The first-grade teacher at Dunwoody Springs Elementary School in Sandy Springs recently completed a Teacher Ambassador Fellowship, a competitive program sponsored by the U.S. Department of Education.
“It is the ultimate professional development [experience] in all aspects, so I thoroughly enjoyed it,” said Dawkins-Jackson.
The yearlong initiative took Dawkins-Jackson on an information-gathering and education VIP tour of sorts around the country.
The fellowship’s aim is to improve education for students by involving teachers in the development and implementation of national education policy.
The program seeks to create a community of “teacher leaders” who share expertise and collaborate with policymakers and leaders in the federal government on national education issues, said fellowship Director Gillian Cohen-Boyer.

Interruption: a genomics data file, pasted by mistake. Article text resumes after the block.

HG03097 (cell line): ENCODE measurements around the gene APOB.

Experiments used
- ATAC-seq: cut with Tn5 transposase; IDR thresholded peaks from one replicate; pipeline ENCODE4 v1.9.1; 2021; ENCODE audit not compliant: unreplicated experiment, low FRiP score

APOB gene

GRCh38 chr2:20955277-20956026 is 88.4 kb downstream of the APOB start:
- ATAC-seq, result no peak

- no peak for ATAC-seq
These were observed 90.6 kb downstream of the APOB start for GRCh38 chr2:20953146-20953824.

“It was a very hands-on thing,” said Dawkins-Jackson. “Our team started working on July 31 of last year. … The bus tour took us to southern California, the East Coast and places in between.
“It was great to be able to provide a teacher’s voice at the federal level.”
Although popularity in the program is surging — based on increasing number of applicants — its gatekeepers remains highly selective.
Dawkins-Jackson was among 800 educators to apply and be vetted for the recently expired fellowship cycle. Only 12 of them were chosen to participate.
Perhaps Dawkins-Jackson’s unorthodox yet highly effective teaching style is what put her over the top.
A teacher at Dunwoody Springs for the past decade, her use of different modalities of learning — including music, movement and integrated technology — has earned much praise and netted just as many results.
“I’m also more of a facilitator than a direct teacher,” said Dawkins-Jackson. “I’m really just expanding the idea of what school can be.
“I guide [students’] learning and really try to push them beyond their limits. … I believe it is very important to have high expectations for all children, no matter their demographic.”
As for the Teaching Ambassador Fellowship, Dawkins-Jackson declined to speak of the experience in past tense.
“The [fellowship] motto is ‘Once a fellow, always a fellow,’” she said. “So, you’re never really gone. … It’s always a part of you.”